So one possibility is that you’re attempting a novel before you have all the necessary literary tools. You may have a solid beginning idea but not the skill to develop it into enough substance to sustain 100K words, so you’re running out of steam, as it were. Perhaps you don’t know where the story is going and have written yourself into a dead alley, but don’t yet have the critical eye to see where you tied yourself into knots.
Another possibility, as I indicated above, is that a novel isn’t your natural story length. You may be trying to stretch a short story-sized idea over 500 pages. Or you may have insufficient twists and turns and whatever nifty stuff lights you up about writing so that all the fun has gone out of it.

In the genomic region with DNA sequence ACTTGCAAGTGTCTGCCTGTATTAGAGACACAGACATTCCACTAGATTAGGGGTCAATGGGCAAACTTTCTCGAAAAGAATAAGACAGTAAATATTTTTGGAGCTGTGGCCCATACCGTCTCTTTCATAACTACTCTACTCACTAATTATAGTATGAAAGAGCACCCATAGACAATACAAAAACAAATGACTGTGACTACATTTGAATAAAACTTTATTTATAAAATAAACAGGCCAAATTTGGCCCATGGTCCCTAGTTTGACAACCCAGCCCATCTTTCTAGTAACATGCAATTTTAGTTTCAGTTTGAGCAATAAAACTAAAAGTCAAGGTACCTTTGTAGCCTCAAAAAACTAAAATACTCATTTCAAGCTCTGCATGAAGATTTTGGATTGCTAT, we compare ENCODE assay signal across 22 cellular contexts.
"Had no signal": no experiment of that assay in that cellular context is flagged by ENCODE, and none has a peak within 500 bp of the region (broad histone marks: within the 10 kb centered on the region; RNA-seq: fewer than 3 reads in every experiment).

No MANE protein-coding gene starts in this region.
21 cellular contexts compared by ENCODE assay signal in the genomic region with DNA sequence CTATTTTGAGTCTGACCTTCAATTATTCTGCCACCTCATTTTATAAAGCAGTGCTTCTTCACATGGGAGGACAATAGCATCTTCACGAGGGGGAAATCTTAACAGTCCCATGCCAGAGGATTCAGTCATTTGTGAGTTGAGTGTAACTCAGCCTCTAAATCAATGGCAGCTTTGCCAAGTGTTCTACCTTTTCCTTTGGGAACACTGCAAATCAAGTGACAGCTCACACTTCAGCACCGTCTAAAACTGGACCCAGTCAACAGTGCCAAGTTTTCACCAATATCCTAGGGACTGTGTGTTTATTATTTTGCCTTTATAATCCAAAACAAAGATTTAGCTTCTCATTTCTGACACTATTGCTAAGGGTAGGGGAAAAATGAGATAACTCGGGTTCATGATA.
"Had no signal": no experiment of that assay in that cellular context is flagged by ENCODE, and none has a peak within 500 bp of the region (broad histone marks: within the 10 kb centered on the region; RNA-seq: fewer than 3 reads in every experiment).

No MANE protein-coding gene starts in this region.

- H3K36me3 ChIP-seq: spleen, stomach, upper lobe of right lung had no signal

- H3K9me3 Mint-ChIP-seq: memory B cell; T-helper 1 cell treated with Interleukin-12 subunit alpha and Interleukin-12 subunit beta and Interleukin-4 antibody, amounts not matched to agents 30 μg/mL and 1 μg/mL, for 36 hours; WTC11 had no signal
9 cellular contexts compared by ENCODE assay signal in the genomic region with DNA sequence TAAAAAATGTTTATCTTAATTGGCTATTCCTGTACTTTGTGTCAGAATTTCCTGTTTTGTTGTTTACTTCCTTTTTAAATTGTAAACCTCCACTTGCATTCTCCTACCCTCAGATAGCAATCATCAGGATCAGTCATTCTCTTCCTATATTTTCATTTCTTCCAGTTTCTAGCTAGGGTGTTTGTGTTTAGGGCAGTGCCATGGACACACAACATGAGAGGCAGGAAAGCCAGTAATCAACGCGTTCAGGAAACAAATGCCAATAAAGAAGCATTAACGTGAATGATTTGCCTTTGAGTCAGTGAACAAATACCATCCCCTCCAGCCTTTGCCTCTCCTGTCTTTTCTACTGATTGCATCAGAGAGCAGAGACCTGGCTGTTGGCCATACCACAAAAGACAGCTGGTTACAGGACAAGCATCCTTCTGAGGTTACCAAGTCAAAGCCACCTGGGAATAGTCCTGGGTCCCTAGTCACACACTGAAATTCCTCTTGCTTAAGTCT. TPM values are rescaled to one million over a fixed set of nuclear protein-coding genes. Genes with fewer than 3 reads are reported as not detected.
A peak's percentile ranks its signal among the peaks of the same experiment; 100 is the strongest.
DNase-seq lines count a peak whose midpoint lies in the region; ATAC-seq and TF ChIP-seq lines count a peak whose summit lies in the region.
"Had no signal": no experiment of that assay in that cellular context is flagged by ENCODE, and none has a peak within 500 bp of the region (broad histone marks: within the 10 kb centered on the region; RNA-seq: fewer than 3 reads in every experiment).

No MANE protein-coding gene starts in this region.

Whatever you do, though, don’t give up. I can’t tell you how many of us who’ve gone on to successful careers writing novels have trunks of unfinished novels. If yours isn’t a source of joy, set it aside. Or steal the juicy bits and weave them together with new! improved! sparkly! bits. Try writing short or short-short. Try poetry. Write journal entries. Blog. Keep at it — and notice when you hit your stride. In other words, go where the fun is. The fun and the heartbreak and the adrenaline. That’s what will sustain you page after page, novel after novel, for an entire career.